Some of the best advice I’ve ever got about troubleshooting my 3D printer was simply this: “think like an engineer.”

Many people who read this blog are involved in education in some way. Whether you work in a K – 12 classroom, a post secondary institution, after school program or a makerspace, most people are interested in kids and their learning.

Problem solving and trouble shooting printing problems doesn’t need to be just a nuisance. In fact, they can be a huge opportunity for your learners to gain new skills. One of the reasons that I am so impressed with 3D printing in learning spaces has to do with all of theĀ  different entry points. Some kids are designers and creators who love to make new objects. Some people love the software, while others live to play with the hardware of the machine itself. There is no reason that all of the students you are involved with have to play all of these roles. For example, I’ve heard of classrooms who have design teams and trouble shooting teams.

These seventh graders in New Jersey, once they have finished this build, will have a lot of experience with their Simple. When things go wrong, they will have all of the knowledge they need to start troubleshooting.


Thinking like an engineer means working through your problems in a step by step fashion. It may mean keeping a log book or a spreadsheet to track changes you have made to the settings of your printer (both successful and unsuccessful). Thinking like an engineer involves the scientific method that we love to talk to our students about. What has changed? What are the effects of that change? Lets change one single thing and note what happens. Having a 3D printer in your classroom brings these kinds of questions to life.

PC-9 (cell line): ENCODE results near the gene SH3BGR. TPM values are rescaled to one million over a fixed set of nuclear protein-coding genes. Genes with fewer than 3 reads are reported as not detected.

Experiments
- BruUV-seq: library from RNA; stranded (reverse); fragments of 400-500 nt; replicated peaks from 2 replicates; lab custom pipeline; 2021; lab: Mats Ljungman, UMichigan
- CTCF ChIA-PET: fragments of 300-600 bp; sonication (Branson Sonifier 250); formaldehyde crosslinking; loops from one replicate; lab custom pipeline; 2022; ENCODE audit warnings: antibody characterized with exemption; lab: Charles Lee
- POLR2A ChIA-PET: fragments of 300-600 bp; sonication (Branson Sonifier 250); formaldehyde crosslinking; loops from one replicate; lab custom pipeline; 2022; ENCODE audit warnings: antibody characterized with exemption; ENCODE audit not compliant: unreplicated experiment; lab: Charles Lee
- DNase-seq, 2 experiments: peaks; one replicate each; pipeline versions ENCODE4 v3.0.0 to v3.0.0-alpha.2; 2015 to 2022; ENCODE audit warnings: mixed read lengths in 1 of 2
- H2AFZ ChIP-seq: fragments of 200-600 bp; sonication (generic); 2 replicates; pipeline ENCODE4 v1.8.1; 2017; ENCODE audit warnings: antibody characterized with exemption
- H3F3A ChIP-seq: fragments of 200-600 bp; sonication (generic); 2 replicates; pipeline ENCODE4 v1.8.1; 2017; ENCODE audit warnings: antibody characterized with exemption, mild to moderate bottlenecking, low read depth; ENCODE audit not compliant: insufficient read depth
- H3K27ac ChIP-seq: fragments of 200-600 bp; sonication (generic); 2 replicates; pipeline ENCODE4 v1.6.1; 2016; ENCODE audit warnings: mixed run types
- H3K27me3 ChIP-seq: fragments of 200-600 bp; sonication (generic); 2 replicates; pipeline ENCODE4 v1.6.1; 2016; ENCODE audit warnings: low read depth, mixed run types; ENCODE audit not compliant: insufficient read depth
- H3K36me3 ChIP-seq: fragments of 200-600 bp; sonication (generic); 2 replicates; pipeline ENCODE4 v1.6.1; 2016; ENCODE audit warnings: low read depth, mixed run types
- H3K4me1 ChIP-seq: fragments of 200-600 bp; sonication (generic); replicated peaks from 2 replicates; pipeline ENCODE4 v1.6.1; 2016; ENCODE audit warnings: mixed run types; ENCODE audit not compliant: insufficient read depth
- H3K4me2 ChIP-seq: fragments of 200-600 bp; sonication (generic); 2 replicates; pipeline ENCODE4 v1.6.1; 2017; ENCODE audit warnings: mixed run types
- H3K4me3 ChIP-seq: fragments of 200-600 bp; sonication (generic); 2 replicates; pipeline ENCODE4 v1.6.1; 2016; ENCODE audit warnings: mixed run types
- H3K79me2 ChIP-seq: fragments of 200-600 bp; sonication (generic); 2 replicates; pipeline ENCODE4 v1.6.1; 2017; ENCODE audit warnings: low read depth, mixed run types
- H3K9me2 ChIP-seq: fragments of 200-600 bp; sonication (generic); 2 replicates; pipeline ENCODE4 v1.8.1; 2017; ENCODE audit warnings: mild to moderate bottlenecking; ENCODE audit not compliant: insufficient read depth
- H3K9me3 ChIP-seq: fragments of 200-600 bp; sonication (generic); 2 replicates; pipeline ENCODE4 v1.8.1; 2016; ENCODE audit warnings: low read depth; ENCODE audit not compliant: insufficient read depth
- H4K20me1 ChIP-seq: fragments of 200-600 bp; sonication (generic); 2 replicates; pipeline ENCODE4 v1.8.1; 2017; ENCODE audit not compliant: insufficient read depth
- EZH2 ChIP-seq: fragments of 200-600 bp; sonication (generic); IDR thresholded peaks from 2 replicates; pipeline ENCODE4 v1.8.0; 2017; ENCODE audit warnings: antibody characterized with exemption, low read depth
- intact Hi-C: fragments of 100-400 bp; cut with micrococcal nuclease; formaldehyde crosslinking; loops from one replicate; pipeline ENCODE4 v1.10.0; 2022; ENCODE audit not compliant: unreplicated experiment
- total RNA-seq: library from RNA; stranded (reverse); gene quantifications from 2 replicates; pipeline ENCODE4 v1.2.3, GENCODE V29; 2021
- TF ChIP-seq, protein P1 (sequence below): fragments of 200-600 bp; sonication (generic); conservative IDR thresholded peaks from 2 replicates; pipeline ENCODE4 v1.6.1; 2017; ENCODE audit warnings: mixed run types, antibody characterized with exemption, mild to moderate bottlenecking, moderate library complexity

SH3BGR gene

When you are troubleshooting your prints, there are a number of things that you need to consider:

1.) What are the settings on my software? What have I changed? What needs to change? (remember, one thing at a time and then note what happens!)

2.) Has my hardware changed? Does it need tightening or adjusting? Have I changed the location I am printing in? (changes in temperature and humidity can cause parts to shrink or swell, creating printing problems)

3.) Am I using different filament? What happens when I swap it out with something else? Unfortunately, there are many different qualities of filament and not all are equal. I’ve seen pretty dramatic differences in print quality due to simply changing the filament that I am using.

A valuable tip is to keep files for a few small objects around. Any time you make changes to your printer, print one of these objects to see what changes in quality you see. It’s frustrating to make a few changes and then start out printing a large object, only to have it fail because of the adjustments that you made.

If you have a printer in your learning space, put the kids to work. Many kids are highly motivated by technology and 3D printing so hunting through bulletin boards for answers and slowly adjusting settings on printers and software is interesting and exciting for them. This is the learning that we all want to see in our classrooms. This is math and science at work in the real world.